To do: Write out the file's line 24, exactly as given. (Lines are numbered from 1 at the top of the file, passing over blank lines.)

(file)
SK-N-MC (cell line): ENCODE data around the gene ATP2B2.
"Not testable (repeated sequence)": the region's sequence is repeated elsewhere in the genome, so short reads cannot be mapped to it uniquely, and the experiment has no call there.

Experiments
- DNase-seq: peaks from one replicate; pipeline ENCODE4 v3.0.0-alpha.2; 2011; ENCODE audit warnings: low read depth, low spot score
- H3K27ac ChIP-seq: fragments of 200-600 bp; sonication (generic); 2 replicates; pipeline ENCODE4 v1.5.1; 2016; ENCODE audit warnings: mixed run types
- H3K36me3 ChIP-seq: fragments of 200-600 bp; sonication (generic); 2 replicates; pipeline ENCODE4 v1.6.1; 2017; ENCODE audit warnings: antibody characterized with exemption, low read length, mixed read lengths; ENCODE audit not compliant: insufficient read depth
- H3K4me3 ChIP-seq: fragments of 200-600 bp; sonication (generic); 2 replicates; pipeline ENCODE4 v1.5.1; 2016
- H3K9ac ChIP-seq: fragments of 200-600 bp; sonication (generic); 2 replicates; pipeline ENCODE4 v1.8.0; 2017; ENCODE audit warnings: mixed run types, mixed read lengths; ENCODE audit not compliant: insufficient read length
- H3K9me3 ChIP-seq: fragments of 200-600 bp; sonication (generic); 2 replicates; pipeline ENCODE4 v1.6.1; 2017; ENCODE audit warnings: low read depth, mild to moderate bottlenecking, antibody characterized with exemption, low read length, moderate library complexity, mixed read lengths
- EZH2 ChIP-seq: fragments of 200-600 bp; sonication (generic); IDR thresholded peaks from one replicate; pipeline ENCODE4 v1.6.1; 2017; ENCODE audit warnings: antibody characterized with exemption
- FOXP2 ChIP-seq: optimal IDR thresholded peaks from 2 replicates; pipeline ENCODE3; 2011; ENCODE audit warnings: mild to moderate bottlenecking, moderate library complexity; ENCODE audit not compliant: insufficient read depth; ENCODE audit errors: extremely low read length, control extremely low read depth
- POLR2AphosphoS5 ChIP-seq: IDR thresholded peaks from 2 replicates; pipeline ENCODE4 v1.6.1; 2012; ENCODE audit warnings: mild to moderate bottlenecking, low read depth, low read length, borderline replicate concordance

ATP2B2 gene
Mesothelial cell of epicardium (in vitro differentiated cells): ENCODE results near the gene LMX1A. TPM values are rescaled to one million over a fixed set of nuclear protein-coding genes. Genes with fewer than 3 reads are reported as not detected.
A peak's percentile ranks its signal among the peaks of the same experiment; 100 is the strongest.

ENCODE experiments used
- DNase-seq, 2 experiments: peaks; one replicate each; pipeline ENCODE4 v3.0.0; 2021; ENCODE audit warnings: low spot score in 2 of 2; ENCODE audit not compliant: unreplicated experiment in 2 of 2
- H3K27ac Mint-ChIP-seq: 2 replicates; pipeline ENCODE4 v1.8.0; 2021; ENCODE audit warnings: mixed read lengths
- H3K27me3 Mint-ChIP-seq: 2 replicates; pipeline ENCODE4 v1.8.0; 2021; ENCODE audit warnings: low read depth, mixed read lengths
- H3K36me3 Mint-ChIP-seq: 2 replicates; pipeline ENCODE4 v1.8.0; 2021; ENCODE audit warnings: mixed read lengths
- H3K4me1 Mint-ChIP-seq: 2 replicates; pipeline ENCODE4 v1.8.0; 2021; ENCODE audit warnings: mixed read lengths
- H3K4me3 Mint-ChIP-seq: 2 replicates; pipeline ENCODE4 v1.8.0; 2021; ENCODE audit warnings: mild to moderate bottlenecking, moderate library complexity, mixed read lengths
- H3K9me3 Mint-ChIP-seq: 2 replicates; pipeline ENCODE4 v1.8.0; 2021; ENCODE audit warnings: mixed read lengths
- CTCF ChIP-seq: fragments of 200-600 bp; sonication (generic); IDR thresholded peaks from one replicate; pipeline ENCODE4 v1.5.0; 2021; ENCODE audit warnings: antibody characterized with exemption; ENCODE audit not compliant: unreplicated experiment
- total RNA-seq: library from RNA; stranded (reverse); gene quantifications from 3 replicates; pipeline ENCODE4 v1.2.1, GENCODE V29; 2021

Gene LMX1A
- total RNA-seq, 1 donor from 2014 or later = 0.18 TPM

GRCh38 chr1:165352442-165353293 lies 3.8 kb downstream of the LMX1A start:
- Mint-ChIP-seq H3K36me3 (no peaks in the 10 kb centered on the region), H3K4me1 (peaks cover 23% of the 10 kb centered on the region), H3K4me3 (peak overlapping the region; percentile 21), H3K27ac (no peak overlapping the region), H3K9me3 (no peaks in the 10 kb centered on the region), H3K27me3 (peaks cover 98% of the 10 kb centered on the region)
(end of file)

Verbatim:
- CTCF ChIP-seq: fragments of 200-600 bp; sonication (generic); IDR thresholded peaks from one replicate; pipeline ENCODE4 v1.5.0; 2021; ENCODE audit warnings: antibody characterized with exemption; ENCODE audit not compliant: unreplicated experiment